CINCINNATI -- Dare we say it?
Why not? Somebody has to.
There. It's been said. The universe may not want to accept it, but it's now out there. Take it or leave it. Agree with it or laugh at it. Whatever you do, just consider the following: the Bengals sure looked pretty good Sunday afternoon with the Pro Bowl tackle playing on the interior of their line.
For all but five of the 61 plays they ran against the Chargers in their Week 13 contest at Qualcomm Stadium, the Bengals were forced into the unenviable task of replacing their two starting offensive guards. Right guard Kevin Zeitler already was missing in action, declared inactive before the game due to a foot injury that has slowed him the last three weeks. He made the trip, but didn't participate.
He ended up getting joined on the sidelines by left guard Clint Boling, a third-year lineman from Georgia who succumbed to a knee injury on the Bengals' second drive. Coach Marvin Lewis after the game called it "significant." During his news conference back in Cincinnati on Monday, he outlined just how bad it was.
"I don't know if a doctor has read it yet, but I can see it and it looks like a torn ACL," Lewis said.
The coach added that Boling will soon have surgery and be moved to injured reserve. When he officially gets placed on IR, Boling will become the ninth Bengals player to be added to the season-ending list this year. He also will be the first offensive player to receive that designation. Receiver Andrew Hawkins was lost for all of the preseason and half of the regular season when he was added to the IR/designated to return list. He was the only other non-PUP (physically unable to perform list) offensive player to miss significant time this season. Hawkins came back at Miami four games ago.
Boling's injury means the Bengals are down at least one starting interior lineman. Zeitler is expected to return from his foot injury this weekend when Indianapolis comes to Cincinnati for a key AFC battle. If Zeitler does play, he probably goes back to his right guard position, sparking a series of important decisions for the Bengals' coaching staff.
Either Zeitler's replacement, Mike Pollak, will shift over to left guard and handle Boling's responsibilities, or the Bengals will put him back on the bench and retain the rest of the line setup that plowed the way for a 164-yard team rushing performance, and kept quarterback Andy Dalton from taking a single sack Sunday.
All due respect to Pollak, who has played well in relief of Zeitler, but the Bengals need to stick with what made their offense roll so well this weekend. That means sticking with the setup that included moving Whitworth from left tackle to left guard, and bringing reserve tackle Anthony Collins over to Whitworth's former left tackle spot. Andre Smith, who was bizarrely benched in favor of Collins at right tackle ended up playing exclusively at his usual position following Boling's injury, should stay at right tackle.
"Adjusting to Clint Boling's injury, and Andrew sliding in at guard, we just really did it kind of seamlessly," Lewis said. "That was very good. Our front group, including our tight end Jermaine Gresham, did a great job up front blocking."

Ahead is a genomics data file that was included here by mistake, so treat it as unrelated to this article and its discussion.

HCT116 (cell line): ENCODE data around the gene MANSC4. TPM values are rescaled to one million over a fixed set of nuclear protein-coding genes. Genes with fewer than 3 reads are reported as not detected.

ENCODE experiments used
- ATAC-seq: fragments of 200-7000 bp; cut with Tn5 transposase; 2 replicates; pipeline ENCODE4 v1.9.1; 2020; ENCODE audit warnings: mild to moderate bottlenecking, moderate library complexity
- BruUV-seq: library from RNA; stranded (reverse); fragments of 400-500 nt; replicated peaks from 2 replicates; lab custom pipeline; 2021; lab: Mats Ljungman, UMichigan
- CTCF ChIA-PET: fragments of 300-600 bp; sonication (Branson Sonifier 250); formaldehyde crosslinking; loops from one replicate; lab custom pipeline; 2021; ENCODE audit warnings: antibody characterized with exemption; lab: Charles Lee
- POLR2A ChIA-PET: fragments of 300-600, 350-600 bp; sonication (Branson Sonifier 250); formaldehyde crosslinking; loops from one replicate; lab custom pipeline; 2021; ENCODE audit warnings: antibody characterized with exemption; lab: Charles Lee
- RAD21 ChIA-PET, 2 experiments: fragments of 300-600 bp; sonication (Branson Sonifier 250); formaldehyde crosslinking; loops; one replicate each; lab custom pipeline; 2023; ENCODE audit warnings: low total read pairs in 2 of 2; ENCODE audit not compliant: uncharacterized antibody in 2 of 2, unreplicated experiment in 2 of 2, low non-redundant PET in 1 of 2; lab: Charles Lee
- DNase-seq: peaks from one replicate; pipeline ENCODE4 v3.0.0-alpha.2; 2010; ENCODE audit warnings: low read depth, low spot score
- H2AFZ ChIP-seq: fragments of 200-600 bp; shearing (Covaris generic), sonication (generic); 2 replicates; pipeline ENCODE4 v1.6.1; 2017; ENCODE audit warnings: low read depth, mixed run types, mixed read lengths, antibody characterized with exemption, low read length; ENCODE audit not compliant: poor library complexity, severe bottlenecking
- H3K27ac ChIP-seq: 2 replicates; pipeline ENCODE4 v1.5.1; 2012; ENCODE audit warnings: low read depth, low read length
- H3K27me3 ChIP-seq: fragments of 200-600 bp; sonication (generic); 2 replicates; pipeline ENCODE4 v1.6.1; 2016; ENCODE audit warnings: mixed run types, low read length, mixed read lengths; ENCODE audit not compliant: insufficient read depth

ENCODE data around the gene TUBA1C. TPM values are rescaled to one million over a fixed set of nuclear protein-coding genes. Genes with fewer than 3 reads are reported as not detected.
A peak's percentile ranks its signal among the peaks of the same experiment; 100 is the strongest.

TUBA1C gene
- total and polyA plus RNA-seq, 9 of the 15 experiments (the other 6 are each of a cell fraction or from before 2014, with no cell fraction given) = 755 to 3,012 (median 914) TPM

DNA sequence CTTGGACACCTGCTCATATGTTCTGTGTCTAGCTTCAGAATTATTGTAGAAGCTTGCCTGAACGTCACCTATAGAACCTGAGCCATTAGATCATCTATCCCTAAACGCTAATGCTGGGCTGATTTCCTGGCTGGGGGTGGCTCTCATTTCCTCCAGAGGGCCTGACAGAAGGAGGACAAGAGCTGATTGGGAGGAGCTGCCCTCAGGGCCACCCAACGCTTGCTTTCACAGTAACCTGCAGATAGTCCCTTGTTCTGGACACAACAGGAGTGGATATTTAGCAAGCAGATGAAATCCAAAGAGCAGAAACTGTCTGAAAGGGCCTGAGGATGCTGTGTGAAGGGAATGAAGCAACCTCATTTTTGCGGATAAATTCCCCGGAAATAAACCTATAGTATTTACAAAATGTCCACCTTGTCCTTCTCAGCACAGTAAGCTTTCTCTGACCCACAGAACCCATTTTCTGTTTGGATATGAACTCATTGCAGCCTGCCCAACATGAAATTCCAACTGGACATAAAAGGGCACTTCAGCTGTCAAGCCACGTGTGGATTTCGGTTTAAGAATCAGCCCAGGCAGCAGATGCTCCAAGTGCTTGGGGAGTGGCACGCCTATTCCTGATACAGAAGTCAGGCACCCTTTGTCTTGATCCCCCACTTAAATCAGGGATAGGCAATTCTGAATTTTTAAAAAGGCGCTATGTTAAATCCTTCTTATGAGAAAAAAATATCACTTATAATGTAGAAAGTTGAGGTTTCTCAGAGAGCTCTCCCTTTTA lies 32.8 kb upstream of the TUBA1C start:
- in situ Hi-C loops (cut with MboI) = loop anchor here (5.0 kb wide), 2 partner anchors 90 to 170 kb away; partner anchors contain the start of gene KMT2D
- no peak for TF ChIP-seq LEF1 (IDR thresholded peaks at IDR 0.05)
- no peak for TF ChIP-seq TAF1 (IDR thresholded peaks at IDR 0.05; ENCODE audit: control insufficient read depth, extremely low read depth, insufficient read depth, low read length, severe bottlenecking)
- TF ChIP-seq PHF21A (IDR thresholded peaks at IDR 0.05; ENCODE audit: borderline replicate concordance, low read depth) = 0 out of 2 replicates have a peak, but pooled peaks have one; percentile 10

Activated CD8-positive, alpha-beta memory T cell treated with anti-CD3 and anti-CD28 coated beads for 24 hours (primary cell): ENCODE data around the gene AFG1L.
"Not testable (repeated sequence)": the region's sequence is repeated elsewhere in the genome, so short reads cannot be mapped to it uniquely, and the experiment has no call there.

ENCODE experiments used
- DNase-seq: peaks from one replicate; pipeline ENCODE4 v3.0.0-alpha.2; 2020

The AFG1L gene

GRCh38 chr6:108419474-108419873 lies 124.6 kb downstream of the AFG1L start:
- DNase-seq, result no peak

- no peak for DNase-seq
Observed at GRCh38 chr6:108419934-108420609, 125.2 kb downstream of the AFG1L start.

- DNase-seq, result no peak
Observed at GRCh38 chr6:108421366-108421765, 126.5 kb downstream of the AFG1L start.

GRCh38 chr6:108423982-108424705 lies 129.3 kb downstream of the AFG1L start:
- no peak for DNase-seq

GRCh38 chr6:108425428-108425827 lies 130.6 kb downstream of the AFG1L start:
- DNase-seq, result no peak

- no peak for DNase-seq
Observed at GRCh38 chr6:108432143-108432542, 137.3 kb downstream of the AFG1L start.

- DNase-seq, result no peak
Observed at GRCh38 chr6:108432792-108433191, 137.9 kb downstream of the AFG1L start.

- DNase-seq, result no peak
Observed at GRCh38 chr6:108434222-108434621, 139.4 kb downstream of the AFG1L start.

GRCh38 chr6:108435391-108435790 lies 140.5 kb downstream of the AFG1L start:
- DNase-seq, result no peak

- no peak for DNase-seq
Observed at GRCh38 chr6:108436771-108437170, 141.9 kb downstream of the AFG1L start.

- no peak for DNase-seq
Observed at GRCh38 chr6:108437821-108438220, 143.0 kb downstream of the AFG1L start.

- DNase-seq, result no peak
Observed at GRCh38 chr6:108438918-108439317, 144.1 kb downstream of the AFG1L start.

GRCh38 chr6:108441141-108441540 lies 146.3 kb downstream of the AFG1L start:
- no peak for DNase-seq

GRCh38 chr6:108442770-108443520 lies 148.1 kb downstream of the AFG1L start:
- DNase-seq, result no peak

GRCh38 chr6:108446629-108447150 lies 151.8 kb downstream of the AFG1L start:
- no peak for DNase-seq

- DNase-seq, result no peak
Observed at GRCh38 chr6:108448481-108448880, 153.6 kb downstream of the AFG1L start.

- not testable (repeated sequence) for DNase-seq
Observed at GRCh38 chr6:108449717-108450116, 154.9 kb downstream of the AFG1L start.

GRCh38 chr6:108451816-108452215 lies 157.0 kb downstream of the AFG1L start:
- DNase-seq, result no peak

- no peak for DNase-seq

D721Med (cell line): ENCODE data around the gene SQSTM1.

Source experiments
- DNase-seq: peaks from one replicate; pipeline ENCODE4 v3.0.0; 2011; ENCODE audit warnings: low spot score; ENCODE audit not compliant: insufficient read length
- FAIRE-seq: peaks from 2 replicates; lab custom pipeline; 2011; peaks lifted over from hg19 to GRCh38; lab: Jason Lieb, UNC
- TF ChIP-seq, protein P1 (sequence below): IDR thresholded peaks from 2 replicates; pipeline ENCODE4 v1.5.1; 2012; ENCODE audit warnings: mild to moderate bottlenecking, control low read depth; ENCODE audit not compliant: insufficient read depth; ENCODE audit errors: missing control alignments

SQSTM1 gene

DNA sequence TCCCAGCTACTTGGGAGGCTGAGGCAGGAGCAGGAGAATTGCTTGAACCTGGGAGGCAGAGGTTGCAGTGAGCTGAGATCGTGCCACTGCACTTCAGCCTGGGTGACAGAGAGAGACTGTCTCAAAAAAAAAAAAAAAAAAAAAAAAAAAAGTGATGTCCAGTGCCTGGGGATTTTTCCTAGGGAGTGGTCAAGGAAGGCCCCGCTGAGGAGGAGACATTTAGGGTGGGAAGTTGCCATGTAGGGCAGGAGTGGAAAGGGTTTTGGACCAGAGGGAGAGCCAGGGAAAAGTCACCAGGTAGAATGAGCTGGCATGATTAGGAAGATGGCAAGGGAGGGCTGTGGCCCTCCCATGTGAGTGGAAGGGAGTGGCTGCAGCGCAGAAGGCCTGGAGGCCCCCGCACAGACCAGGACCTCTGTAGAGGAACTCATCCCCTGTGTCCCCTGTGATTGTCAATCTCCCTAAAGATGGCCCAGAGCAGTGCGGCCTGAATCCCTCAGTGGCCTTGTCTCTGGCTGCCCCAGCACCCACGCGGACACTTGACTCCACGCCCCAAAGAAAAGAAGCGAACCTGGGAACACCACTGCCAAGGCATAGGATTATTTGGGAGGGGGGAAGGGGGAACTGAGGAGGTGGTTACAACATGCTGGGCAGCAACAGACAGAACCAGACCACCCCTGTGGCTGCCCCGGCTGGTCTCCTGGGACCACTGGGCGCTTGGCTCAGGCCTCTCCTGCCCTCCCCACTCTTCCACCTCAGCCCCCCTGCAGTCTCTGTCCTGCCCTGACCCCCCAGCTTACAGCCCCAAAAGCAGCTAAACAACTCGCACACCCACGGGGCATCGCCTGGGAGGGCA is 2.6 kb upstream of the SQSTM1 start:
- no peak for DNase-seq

Cincinnati's linemen felt like they carried the team to the victory.
"We got that swagger," Collins said right after the game. "In the huddle, we were talking to each other like, 'Let's do it. We can't be stopped. Let's do it. Let's drive this ball, put it on our back and go home.'"
On the final drive, they did. Buoyed by running back BenJarvus Green-Ellis' pile-moving running ability, the Bengals' offensive front pushed the Chargers back just enough to pick up three first downs that resulted from runs. The harder it seemed Green-Ellis ran, the more joy the linemen seemed to take in continuing to push the line forward.
"As good as throwing the ball is, running the ball, you can't take the emotion out of being able to run it effectively," Whitworth said. "It lifts the whole team. It gives a sense of empowerment."
Asked after the game whether he felt Boling's injury might lead to a reworked Bengals line that had him playing guard, Whitworth was every bit as vague as his coaches were Monday, and likely will be throughout the week.
"We'll see how it plays out," Whitworth said. "I love to be a tone-setter inside."
He has to be that tone-setter.
Offensive coordinator Jay Gruden knows Whitworth can be. Not only does Whitworth's size and agility help shield linebackers from the smaller running backs behind him, but he plays differently when he's inside as opposed to the outside edge, Gruden said.
"As a guard, he has a little bit different demeanor than he would as a tackle," Gruden said. "He can come off a little bit more ferociously, so to speak, where that's what he likes. He likes to grind people and drive people and play physical. Sometimes at tackle, he doesn't get that luxury."
That's all you need to know.
Just leave Whitworth at guard, Bengals. You're better off with him there.
Still, having said that, don't place Whitworth's name in ink at the position. With Pollak playing well and Zeitler coming back, the Bengals are in the envious position of still having depth on the line. They have other options. That's why Lewis won't yet consider the Whitworth-to-guard move a done deal.
Asked what would go into making that decision, Lewis laughed and responded: "Me not talking about it. I guess that line of questioning is over."
Actually, coach, it should have been over as soon as your team walked off the field Sunday.
Here's the answer: leave Whitworth at guard.